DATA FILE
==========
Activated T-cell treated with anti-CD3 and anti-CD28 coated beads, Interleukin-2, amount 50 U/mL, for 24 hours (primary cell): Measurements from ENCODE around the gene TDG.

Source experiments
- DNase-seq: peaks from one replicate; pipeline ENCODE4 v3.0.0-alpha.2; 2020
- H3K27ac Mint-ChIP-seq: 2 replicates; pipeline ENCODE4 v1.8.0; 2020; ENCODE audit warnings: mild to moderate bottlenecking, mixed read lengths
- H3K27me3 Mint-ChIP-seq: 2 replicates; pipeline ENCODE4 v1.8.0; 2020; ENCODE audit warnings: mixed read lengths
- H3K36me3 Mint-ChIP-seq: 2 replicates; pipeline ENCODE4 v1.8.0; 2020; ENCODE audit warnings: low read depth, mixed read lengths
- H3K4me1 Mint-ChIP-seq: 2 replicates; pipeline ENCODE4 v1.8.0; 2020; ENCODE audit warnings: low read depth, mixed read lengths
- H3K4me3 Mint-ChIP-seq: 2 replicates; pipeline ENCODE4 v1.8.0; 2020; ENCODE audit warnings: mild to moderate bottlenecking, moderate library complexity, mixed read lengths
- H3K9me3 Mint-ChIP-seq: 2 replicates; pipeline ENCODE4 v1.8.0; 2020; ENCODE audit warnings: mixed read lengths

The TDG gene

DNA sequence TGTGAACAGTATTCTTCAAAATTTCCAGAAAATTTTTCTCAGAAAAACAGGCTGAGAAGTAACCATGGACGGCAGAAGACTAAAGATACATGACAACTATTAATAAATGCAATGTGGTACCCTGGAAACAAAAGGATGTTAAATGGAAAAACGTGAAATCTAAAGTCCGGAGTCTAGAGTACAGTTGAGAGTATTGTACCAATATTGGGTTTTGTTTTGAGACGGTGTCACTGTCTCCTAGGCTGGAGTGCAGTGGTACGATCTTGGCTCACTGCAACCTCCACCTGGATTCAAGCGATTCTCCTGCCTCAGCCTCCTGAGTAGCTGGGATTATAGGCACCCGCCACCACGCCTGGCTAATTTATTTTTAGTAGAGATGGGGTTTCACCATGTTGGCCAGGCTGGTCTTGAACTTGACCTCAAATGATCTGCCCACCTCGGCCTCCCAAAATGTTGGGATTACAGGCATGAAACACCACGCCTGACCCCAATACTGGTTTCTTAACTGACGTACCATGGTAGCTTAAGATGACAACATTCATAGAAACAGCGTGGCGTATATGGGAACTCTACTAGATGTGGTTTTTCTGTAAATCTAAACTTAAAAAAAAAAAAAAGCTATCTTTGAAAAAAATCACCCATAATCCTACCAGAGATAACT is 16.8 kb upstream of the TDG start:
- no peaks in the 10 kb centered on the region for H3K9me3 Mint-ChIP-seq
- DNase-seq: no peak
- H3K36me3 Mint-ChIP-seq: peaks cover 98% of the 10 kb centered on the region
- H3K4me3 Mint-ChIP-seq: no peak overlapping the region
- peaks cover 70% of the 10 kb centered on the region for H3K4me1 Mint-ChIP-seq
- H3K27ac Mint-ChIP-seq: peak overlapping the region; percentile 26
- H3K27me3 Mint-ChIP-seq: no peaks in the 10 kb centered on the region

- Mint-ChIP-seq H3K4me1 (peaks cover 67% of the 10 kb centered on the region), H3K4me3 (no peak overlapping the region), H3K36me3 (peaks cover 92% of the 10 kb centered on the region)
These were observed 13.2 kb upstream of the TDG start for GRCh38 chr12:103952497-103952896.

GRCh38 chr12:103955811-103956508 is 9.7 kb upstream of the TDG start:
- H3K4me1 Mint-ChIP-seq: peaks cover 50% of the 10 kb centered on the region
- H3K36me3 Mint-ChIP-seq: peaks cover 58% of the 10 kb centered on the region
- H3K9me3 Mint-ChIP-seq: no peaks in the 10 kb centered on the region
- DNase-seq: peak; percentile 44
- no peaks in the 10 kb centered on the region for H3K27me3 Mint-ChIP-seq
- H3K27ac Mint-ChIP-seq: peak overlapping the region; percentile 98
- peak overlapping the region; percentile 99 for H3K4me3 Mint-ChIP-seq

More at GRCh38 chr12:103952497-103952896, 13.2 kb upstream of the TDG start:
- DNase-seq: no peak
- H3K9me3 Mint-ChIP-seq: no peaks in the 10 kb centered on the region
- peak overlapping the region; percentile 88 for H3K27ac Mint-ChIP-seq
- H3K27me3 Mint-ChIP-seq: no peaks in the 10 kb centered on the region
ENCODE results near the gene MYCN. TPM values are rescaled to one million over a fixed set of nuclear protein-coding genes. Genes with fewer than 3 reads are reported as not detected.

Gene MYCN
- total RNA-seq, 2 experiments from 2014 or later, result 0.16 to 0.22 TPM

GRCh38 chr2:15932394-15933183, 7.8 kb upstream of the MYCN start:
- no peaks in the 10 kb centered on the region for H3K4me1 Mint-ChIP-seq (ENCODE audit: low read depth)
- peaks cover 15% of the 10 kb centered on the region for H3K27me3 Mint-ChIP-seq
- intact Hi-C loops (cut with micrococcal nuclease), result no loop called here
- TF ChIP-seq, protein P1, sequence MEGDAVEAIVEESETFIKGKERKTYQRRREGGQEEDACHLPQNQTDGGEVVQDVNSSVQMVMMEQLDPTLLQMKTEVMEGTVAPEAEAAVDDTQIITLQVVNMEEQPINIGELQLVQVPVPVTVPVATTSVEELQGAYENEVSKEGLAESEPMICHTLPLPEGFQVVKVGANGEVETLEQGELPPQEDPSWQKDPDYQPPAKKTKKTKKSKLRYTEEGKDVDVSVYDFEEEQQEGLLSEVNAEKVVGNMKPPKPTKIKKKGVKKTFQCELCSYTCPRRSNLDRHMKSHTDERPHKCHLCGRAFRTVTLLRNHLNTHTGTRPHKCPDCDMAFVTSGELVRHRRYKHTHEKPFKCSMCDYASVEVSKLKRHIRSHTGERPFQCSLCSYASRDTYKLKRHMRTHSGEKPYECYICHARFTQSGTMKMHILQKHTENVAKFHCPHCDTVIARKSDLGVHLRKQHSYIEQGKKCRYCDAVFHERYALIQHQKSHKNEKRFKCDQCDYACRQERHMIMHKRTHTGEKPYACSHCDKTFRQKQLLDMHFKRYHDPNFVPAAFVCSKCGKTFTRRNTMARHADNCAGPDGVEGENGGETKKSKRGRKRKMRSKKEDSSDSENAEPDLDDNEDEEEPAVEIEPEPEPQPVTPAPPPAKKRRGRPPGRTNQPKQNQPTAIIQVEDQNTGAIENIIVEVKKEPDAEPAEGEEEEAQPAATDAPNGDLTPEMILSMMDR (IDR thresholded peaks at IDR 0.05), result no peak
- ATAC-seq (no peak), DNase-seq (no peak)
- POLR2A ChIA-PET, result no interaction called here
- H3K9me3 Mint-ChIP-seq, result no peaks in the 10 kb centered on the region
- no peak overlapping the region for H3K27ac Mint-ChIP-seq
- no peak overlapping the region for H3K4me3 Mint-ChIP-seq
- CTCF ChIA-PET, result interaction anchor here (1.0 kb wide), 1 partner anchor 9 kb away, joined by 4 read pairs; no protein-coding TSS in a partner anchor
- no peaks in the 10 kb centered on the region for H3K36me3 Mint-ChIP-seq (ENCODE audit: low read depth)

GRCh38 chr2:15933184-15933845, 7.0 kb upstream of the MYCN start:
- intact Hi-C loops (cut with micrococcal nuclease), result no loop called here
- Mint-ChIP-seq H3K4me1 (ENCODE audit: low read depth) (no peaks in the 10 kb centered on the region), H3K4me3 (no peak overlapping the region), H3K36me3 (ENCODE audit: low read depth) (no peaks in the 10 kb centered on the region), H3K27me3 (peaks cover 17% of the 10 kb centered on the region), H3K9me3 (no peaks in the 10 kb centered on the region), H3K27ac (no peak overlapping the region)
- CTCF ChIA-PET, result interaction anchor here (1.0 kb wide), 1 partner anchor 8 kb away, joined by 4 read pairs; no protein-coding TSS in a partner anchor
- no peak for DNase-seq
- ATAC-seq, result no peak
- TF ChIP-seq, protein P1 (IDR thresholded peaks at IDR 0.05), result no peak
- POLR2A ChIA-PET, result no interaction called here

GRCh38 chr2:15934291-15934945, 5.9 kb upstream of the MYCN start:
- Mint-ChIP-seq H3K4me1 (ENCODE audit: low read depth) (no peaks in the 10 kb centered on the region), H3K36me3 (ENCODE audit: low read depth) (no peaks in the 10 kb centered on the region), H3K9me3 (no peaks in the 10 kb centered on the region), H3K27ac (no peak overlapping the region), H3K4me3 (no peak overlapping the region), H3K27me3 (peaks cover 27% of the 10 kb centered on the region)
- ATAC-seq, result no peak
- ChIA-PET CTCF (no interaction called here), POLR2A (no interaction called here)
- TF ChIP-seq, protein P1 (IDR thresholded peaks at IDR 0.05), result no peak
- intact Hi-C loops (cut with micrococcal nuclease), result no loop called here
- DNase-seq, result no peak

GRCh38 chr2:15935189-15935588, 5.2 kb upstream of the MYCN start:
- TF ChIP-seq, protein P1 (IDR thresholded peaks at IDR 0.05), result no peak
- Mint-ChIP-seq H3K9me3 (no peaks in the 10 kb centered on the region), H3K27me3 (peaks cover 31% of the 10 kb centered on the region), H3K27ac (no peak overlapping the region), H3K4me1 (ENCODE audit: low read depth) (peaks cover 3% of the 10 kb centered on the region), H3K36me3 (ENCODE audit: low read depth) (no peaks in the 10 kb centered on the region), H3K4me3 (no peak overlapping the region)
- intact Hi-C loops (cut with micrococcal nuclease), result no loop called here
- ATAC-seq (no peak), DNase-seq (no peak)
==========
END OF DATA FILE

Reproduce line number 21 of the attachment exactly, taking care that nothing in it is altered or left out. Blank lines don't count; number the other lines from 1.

GRCh38 chr12:103955811-103956508 is 9.7 kb upstream of the TDG start: